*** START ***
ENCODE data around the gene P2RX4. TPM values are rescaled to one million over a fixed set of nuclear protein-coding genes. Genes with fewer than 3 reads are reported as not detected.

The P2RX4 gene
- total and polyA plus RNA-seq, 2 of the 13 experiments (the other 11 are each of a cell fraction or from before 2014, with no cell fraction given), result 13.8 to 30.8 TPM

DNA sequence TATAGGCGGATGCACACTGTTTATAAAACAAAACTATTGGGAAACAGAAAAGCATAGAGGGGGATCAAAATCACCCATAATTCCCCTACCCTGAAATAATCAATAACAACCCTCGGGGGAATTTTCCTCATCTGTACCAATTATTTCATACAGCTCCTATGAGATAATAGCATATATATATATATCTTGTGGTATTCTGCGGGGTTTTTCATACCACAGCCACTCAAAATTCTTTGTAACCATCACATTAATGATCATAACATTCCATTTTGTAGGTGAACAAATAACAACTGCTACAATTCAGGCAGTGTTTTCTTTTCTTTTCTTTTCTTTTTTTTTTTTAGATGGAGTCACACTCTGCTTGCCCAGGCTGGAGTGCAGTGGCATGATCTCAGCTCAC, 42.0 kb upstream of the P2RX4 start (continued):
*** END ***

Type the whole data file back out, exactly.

ENCODE data around the gene P2RX4. TPM values are rescaled to one million over a fixed set of nuclear protein-coding genes. Genes with fewer than 3 reads are reported as not detected.

The P2RX4 gene
- total and polyA plus RNA-seq, 2 of the 13 experiments (the other 11 are each of a cell fraction or from before 2014, with no cell fraction given), result 13.8 to 30.8 TPM

DNA sequence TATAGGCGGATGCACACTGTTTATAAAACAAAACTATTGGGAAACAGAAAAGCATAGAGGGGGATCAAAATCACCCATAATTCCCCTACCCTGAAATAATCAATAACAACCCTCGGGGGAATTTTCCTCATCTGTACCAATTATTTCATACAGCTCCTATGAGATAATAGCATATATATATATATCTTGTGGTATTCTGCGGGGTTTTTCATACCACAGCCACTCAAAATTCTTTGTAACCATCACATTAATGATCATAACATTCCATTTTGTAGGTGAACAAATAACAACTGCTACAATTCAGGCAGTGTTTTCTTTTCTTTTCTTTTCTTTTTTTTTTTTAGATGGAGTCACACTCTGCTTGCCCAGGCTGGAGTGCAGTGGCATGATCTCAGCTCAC, 42.0 kb upstream of the P2RX4 start (continued):